8

A while ago I read that "all the green parts in tomatoes" actually contain a not so healthy "active ingredient" which would be better not to eat.
What I knew was that we couldn't digest those parts well, but nothing more.
Now I am asking myself if the same can be said for onions, potatoes, paprikas and so on.

What I normally do is:

  • Cut the center (green part) of the tomatoes away
  • Cut the center of the onion away (even if not sprouting)
  • Cut all the little sprout of potatoes away
  • Cut the white parts inside paprikas away

Since I don't feel good about trashing food, I would like to know if I am just being too cautious, or am actually doing fine.

  • By "pepperonis" do you mean bell peppers? To me, pepperoni is a salami used on pizzas. – David Richerby Jun 29 '15 at 14:10
  • @DavidRicherby this is a distinctly American meaning. In Italian, the main meaning is "pepper", and many European countries have adopted it for other Italian products made with peppers, for example in Germany it is long thin peppers conserved in brine. As an European, I struggle to find a word for "pepper" which Americans will understand: "pepper" itself can be confused with black pepper and sometimes doesn't encompass hot pepper/chili, "bell pepper" excludes the standard long pepper, and so on. – rumtscho Jun 29 '15 at 15:15
  • 4
    @rumtscho No, it's the English-language meaning. Sure, it's confusing that Italian and German use the same word to mean something different but, as far as I'm aware, in English, "pepperoni" only means the salami. That's not restricted to American English: I'm British. The vegetables are "peppers". Using the plural means it's very unlikely to be misunderstood as referring to the powder; the unground spice is referred to as "peppercorns". – David Richerby Jun 29 '15 at 15:40
  • @DavidRicherby OK, I wasn't aware that it is extended to other English speaking countries, as I think it started with Italian-American cuisine. But yes, it's a false friend in many languages. I think in this question, we can assume it to mean a raw vegetable from the Piper genus, and luckily it isn't important for the answers to find out which one. – rumtscho Jun 29 '15 at 15:43
  • @rumtscho : I personally like 'capsicum' to talk about peppers, as there's no ambiguity. Unfortunately, most Americans who aren't foodies or familiar with botany might not know what you're taking about. You could always use 'capsicums (peppers)' to clarify, but then it just starts getting fairly long. See cooking.stackexchange.com/q/784/67 ... there's a section of ~5 bullets talking about pepper vs. peppers under the first heading (vegetables). – Joe Jun 29 '15 at 16:11
11

Unless you're planning to consume a few kilo of each of them in one sitting, I would say you're being too cautious. Tomato, bell peppers, chilis and potatoes are all part of the nightshades family, and are toxic to some degree. But the poison is in the dose. The amount contained with in the vegetables would mean you'll have to consume an inordinate amount of it for them to take effect.

I cut the sprouts of a potato, I have to peel them anyway. I usually cut away the "crown" of the tomato, mostly because it's tough and I don't want it in the dish. Most of the time, I don't even bother with the white parts of a paprika if I cook them, only in salads for cosmetic purposes I take them out. Onions just get peeled and used. So far, to no ill effect.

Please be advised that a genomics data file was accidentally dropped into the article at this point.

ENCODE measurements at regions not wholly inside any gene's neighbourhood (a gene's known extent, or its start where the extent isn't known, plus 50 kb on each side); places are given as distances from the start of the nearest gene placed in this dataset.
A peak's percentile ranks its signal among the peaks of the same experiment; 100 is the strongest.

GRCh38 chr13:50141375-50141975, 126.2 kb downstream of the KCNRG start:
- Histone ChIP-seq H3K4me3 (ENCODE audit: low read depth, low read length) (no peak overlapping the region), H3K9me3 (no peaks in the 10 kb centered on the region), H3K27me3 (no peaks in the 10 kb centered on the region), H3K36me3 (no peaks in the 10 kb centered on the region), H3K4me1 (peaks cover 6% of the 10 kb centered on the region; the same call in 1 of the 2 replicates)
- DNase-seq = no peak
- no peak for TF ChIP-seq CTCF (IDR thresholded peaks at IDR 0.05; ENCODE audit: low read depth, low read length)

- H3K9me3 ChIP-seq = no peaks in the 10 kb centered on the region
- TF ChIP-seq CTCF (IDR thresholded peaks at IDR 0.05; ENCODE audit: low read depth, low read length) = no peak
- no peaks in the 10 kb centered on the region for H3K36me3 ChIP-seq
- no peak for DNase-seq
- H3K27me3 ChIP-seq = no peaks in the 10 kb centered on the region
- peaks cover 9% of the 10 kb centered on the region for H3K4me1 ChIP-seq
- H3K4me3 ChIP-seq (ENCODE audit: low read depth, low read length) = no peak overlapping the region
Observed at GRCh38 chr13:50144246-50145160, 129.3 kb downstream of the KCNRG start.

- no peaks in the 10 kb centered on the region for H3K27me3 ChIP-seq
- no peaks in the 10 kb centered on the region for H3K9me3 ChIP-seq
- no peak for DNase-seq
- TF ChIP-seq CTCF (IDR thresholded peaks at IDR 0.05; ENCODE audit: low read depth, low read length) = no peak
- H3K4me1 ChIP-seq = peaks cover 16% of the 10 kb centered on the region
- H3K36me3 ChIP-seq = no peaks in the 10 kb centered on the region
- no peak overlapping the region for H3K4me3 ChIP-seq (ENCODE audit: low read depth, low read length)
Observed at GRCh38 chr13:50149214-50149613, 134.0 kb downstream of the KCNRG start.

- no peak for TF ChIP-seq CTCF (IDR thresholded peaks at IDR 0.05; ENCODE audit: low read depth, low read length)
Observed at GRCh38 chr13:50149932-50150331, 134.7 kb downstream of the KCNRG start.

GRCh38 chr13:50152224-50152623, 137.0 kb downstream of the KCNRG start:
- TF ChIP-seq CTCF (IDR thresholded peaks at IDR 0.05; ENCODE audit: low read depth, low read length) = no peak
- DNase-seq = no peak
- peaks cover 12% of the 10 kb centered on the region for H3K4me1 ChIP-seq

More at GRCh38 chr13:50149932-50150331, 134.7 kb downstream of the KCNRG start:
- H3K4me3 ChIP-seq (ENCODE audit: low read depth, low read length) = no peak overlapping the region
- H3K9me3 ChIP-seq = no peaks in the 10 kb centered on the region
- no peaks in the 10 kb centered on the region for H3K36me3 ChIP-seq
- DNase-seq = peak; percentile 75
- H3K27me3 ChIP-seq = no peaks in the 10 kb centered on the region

[EDIT]

As mentioned by Popup, be wary of green potatoes: Small sprouts or eyes on a potato aren't a problem; Cut them away as you find them. But do cut away green areas of a potato. As the article in the link tells, it's not that the green parts are solanine (the toxic), but rather an indication of areas where solanine build up takes place:

"What is the green? Actually it’s chlorophyll. Not bad for you at all. But the chlorophyll indicates that the potato has been exposed to sunlight. And where the potato has been exposed to light is where a natural toxin in the potato (solanine) becomes concentrated at harmful levels"

No need to discard the entire potato, just get rid of the offensive parts, and when it makes sesnse, i.e.: If you need a microscope to spot it, or if it's the size a pins' head, so to speak, don't worry about it.

  • Apparently tomatoes contain solanine too: en.wikipedia.org/wiki/Solanine (looks like not in harful quantities though) – Noldor130884 Jul 1 '15 at 6:08
  • Indeed. All the nightshades, which a tomato is, contain solanine. But usually not in significant amounts. – Willem van Rumpt Jul 1 '15 at 8:12
3

In general I agree with the excellent answer by Willem, but when it comes to potatoes it does make sense to cut off any green parts. There have been quite a few stories about people eating green potatoes, and it's not pleasant.

When it comes to tomatoes, though, it looks like the green bits are safe to eat. Harold McGee pronounces the tomato leaves safe to eat!

UPDATE

In general many (most?) greens are 'poisonous' to some extent. After all, being poisonous is the only defence that a plant has against animals eating it. - Most plants want their fruits/berries to be eaten, but not necessarily their leaves, which they need for survival.

We have, however, developed resistance to (and preference for!) some of these poisons. As Harold McGee points out in the article linked to above, some of the compounds found in basil have been shown to cause cancer in animal experiments. And let's not forget alkaloids like theobromine, caffeine and nicotine, that are poisonous in high doses, but can be beneficial in moderate amounts.

Remember sola dosis facit venenum. - The dose makes the poison.

  • Good point about the potatoes, I'll update my answer to include it. – Willem van Rumpt Jun 29 '15 at 15:09

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